Post a picture on Instagram with a link on Google+ and comment on another each day
Post a picture of your album on Instagram and put a link on Google+

Days 12-14
Students no longer have to post pictures to Instagram or make comments on others. Students should be finishing up their album cover, song lyrics, and music video. Students should post an additional four lines of lyrics that include two from the freshman and two from the AP biology student. Students should leave comments on at least one other group’s lyrics. Students can also post additional questions, comments, or requests for help if needed as they go to finish up their project.
Post four lines of your cell song on Google+ and leave comments on other groups lyrics
Need help? Reach out to our online community!
Home stretch - complete the finishing touches on your project!

Day 15
Students must upload their final music video to youtube.com and their album artwork to Instagram and then leave links on Google+. After everyone has posted – students can vote on their “cellular idol,” whichever music video they found to be their favorite.
Post final music video on youtube.com
Post final album artwork on Instagram
Leave links for both on Google+

|| Assignments
Poor job
Needs improvement
Great Job!
LinkedIn profile

This worksheet includes a questionnaire which will have the student rate themselves on varying tasks needed for this project.
Students will be able to evaluate themselves and start to consider what kind of partner they will want to choose for the project.
Students have not completed the LinkedIn worksheet or published online
Students did not finish, did not publish, were late, etc. for their LinkedIn profile
Students completed the LinkedIn profile worksheet and uploaded it on time
Group name on Google+
Students have failed to publish their group name along with their names
Students were late in publishing their group name and their names or forgot one or the other
Students have published their group name along with their names on Google+ on time
Sneak peek lyrics
Publishing these lyrics allows students to receive feedback from Mr. Meck and from their peers. In addition, students will be able to see multiple other examples from all the other groups. Although only being graded for participation at this point, students will be able to start molding their lyrics to ones that help explain the different cell parts in useful ways.
Students have not posted any lyrics or comments
Students have missed 1-3 postings or comments
Students have posted lyrics and made comments on other each of the four times
Cell analogies on Instagram
Publishing these pictures will help to start giving students ideas for creating meaningful lyrics that can allow them to relate cellular functions to different aspects of their lives.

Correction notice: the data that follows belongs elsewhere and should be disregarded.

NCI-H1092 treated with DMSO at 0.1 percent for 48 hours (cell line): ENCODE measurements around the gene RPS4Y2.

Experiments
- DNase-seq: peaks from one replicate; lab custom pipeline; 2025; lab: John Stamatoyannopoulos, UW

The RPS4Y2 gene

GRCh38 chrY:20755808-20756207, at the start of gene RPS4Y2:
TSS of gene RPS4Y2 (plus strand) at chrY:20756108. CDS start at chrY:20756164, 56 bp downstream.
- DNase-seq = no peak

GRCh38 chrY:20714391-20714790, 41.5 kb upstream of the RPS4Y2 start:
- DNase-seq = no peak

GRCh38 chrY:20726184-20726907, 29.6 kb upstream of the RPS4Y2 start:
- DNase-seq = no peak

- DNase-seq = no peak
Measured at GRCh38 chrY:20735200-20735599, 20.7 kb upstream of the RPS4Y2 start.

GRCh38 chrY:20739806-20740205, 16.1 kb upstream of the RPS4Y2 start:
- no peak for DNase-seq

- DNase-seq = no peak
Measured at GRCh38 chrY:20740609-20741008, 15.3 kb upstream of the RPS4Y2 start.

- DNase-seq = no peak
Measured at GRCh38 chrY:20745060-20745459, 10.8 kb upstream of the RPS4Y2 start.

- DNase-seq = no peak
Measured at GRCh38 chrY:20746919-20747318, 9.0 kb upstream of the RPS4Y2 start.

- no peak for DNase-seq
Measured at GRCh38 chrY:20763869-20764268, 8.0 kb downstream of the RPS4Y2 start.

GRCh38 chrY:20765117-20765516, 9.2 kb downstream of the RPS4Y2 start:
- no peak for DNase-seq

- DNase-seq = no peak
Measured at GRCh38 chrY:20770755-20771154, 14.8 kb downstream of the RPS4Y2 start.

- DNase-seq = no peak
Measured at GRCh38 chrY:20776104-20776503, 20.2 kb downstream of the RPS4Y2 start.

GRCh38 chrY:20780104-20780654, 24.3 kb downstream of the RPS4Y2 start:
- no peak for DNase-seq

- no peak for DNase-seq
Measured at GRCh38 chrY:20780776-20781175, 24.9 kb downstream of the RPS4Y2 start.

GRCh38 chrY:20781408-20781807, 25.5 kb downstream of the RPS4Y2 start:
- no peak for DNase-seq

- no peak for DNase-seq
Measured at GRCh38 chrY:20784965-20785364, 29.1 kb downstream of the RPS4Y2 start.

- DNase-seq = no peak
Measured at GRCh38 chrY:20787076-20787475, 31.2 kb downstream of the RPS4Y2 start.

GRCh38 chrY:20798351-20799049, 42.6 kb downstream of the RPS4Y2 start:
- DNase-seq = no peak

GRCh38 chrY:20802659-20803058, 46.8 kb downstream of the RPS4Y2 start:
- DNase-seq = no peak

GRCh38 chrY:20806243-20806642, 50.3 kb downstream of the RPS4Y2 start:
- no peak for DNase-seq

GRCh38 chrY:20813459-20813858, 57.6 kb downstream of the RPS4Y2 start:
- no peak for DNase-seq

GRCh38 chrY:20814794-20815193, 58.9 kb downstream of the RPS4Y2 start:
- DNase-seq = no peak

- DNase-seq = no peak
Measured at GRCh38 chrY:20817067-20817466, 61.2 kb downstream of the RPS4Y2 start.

They will also have the opportunity receive feedback from Mr. Meck and from their peers. In addition, students will be able to see multiple other examples from all the other groups. Although only being graded for participation at this point, students will be able to start putting together pictures that will be used for their album artwork.
Students have not posted any pictures or left any comments on Instagram
Students have missed 1-7 posting of pictures, explanations of pictures, or comments on other students pictures
Students have made all of the necessary postings and comments on Instagram and Google+
YouTube check in
Students will be able to gauge how far they have gotten in their project and compare it to their peers. Students will be able to pose questions to Mr. Meck or to other students as well.
Students have not done a YouTube check in
Students were late in their posting to YouTube or Google+ or did not discuss their progress or have not made much progress
Students have created and posted a YouTube video onto Google+ chronicling their work which includes doing at least the minimum amount assigned
Album artwork
This artwork will be culmination of some of the visual cues they have used to help them learn about the cell. These can be taken or inspired from the pictures the students have posted on Instagram.
Students have not created any album artwork
Student work is late and/or shows weak to little connection to their song lyrics and teaching cell organelles
Student album artwork is posted properly to Google+ and shows clear connection to their song lyrics and teaching cell organelles
Music Video
The music video aims to tie visual learning with auditory learning, and if the students choose, also kinesthetic. Either way, students will create a video that shows off the students understanding of the material in at least two ways. If students decide to go above and beyond in creating the video, they will have the benefit of adding an extra learning style and also an opportunity to win “cellular idol” which can be tied to extra credit points.

Students have not created a music video to accompany their cell song
Music Video is late
Music video shows a weakened connection to the song lyrics and/or doesn’t help explain the different parts of the cell
The music video shows a clear connection to the song lyrics and helps explain the concepts in question
Song Lyrics
After several postings of their lyrics on Google+ and receiving feedback from Mr. Meck and their peers, students will have the opportunity to showcase lyrics that exemplify their understanding of cellular organelles. The lyrics should be tied to their difficulty level (either honors or AP). Students should take into consideration the comments that students and Mr. Meck has made on their lyrics.
Students have not completed or posted any cell song lyrics
Song lyrics are missing, are late, are not to the appropriate grade level, do not properly explain the cellular organelle, or some combination of the previous problems.

Maximum of 3 points for each key term song lyric
Total of 20 song lyrics – 10 from freshman honors and ten from AP biology student
Students have completed all of the lyrics